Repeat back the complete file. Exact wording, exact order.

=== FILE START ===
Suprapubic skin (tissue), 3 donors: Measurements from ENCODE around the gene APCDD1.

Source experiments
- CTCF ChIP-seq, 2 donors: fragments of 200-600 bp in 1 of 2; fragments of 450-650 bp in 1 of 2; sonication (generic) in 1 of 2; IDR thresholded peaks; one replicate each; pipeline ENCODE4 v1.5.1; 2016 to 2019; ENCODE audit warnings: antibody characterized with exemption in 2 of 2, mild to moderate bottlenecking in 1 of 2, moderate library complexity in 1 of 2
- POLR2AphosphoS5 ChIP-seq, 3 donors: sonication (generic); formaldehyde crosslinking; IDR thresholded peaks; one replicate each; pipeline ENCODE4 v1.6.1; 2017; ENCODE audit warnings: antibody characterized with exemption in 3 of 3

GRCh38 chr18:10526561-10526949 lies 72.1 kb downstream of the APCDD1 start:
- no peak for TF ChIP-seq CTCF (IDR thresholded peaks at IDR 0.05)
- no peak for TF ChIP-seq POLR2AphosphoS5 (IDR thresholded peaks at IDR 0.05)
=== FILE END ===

Suprapubic skin (tissue), 3 donors: Measurements from ENCODE around the gene APCDD1.

Source experiments
- CTCF ChIP-seq, 2 donors: fragments of 200-600 bp in 1 of 2; fragments of 450-650 bp in 1 of 2; sonication (generic) in 1 of 2; IDR thresholded peaks; one replicate each; pipeline ENCODE4 v1.5.1; 2016 to 2019; ENCODE audit warnings: antibody characterized with exemption in 2 of 2, mild to moderate bottlenecking in 1 of 2, moderate library complexity in 1 of 2
- POLR2AphosphoS5 ChIP-seq, 3 donors: sonication (generic); formaldehyde crosslinking; IDR thresholded peaks; one replicate each; pipeline ENCODE4 v1.6.1; 2017; ENCODE audit warnings: antibody characterized with exemption in 3 of 3

GRCh38 chr18:10526561-10526949 lies 72.1 kb downstream of the APCDD1 start:
- no peak for TF ChIP-seq CTCF (IDR thresholded peaks at IDR 0.05)
- no peak for TF ChIP-seq POLR2AphosphoS5 (IDR thresholded peaks at IDR 0.05)